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Programming

- Published on September 19, 2017 at 9:36 am
- Updated on September 21, 2017 at 5:28 pm

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Many of the methods used in time series analysis and forecasting have been around for quite some time but have taken a back seat to machine learning techniques in recent years. Nevertheless, time series analysis and forecasting are useful tools in any data scientist’s toolkit. Some recent time series-based competitions have recently appeared on kaggle, such as one hosted by Wikipedia where competitors are asked to forecast web traffic to various pages of the site. As an economist, I have been working with time series data for many years; however, I was largely unfamiliar with (and a bit overwhelmed by) R’s functions and packages for working with them. From the base `ts`

objects to a whole host of other packages like `xts`

, `zoo`

, `TTR`

, `forecast`

, `quantmod`

and `tidyquant`

, R has a large infrastructure supporting time series analysis. I decided to put together a guide for myself in Rmarkdown. I plan on sharing this as I go in a series of blog posts. In part 1, I’ll discuss the fundamental object in R – the `ts`

object.

In order to begin working with time series data and forecasting in R, you must first acquaint yourself with R’s `ts`

object. The `ts`

object is a part of base R. Other packages such as `xts`

and `zoo`

provide other APIs for manipulating time series objects. I’ll cover those in a later part of this guide.

Here we create a vector of simulated data that could potentially represent some real-world time-based data generation process. It is simply a sequence from 1 to 100 scaled up by 10 to avoid negatives and with some random normal noise added to it. We can use R’s base `plot()`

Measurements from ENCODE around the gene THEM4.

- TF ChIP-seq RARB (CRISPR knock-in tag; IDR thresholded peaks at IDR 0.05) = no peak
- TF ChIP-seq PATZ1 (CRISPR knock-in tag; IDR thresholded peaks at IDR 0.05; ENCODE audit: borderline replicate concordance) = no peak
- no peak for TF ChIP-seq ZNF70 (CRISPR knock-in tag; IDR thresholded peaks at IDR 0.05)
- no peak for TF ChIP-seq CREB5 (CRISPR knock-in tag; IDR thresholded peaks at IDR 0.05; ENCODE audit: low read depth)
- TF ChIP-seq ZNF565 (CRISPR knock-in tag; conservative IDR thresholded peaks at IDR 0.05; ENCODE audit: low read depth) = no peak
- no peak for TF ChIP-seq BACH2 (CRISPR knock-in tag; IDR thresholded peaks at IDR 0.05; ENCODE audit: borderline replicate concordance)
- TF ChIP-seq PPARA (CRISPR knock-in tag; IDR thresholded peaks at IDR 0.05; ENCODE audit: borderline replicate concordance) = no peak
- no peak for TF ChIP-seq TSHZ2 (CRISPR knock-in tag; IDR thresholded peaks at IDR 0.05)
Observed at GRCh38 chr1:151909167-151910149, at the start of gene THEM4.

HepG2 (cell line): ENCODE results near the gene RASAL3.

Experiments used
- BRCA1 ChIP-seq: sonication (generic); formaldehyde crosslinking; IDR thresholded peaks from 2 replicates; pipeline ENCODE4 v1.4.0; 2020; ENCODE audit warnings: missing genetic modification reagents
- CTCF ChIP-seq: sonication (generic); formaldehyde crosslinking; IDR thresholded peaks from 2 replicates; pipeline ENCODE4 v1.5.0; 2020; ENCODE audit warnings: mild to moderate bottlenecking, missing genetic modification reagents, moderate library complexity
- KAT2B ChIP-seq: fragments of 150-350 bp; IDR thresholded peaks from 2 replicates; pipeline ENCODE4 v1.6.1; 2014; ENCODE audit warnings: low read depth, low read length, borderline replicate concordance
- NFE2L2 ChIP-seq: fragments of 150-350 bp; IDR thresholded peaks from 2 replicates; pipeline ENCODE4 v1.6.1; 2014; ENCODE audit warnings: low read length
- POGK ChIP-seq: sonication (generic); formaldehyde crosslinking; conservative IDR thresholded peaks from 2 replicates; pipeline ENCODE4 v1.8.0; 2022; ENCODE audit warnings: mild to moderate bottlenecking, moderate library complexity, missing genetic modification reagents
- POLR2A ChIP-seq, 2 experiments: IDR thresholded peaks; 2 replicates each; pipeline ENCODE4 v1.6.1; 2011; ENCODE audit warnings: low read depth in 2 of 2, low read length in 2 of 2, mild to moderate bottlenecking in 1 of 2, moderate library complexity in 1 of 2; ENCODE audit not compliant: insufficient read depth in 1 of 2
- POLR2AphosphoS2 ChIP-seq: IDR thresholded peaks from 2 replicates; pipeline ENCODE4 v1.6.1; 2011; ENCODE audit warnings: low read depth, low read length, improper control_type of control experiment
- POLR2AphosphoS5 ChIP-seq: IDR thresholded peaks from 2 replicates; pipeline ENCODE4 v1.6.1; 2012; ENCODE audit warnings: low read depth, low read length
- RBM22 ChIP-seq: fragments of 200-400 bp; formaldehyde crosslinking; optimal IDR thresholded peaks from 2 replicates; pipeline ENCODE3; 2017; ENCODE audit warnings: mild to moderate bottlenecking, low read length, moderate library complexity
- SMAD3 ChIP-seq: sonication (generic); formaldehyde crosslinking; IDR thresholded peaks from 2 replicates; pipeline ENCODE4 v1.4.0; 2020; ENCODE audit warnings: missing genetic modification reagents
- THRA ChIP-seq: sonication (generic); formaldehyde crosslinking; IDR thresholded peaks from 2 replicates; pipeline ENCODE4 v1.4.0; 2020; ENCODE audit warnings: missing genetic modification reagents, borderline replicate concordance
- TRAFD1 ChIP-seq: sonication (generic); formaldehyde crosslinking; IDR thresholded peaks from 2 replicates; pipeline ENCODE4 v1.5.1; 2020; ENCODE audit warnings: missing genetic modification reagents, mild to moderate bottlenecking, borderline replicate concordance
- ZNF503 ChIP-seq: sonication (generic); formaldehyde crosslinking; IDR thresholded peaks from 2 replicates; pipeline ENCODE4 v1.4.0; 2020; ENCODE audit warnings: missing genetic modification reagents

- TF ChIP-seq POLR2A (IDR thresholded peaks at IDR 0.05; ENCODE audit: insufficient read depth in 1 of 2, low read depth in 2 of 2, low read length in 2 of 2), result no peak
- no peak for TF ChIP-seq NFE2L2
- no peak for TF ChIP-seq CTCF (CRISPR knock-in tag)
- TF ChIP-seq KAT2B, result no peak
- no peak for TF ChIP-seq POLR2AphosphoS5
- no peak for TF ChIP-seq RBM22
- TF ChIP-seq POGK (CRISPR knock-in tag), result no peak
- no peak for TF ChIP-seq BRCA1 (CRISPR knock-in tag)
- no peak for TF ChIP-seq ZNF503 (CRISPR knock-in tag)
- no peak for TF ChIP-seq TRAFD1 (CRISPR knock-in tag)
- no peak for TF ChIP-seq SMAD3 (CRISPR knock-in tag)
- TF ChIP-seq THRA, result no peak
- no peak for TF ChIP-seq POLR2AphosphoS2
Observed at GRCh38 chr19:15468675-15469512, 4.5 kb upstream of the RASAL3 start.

function to see what it looks like:

set.seed(123) t <- seq(from = 1, to = 100, by = 1) + 10 + rnorm(100, sd = 7) plot(t)

This could potentially represent some time series, with time represented along the x-axis. However, it’s hard to tell. The x-axis is simply an index from 1 to 100 in this case.

A vector object such as `t`

above can easily be converted to a time series object using the `ts()`

function. The `ts()`

function takes several arguments, the first of which, `x`

, is the data itself. We can look at all of the arguments of `ts()`

using the `args()`

function:

args(ts) function (data = NA, start = 1, end = numeric(), frequency = 1, deltat = 1, ts.eps = getOption("ts.eps"), class = if (nseries > 1) c("mts", "ts", "matrix") else "ts", names = if (!is.null(dimnames(data))) colnames(data) else paste("Series", seq(nseries))) NULL

To begin, we will focus on the first four arguments – `data`

, `start`

, `end`

and `frequency`

. The `data`

argument is the data itself (a vector or matrix). The `start`

and `end`

arguments allow us to provide a start date and end date for the series. Finally the `frequency`

argument lets us specify the number of observations per unit of time. For example, if we had monthly data, we would use 12 for the `frequency`

argument, indicating that there are 12 months in the year.

Let’s assume our generated data is quarterly data that starts in the first quarter of 2000. We would turn it into a `ts`

object as below. We specify the `start`

argument as a two element vector. The first element is the year and the second element is the observation of that year in which the data start. Because our data is quarterly, we use 4 for the `frequency`

argument.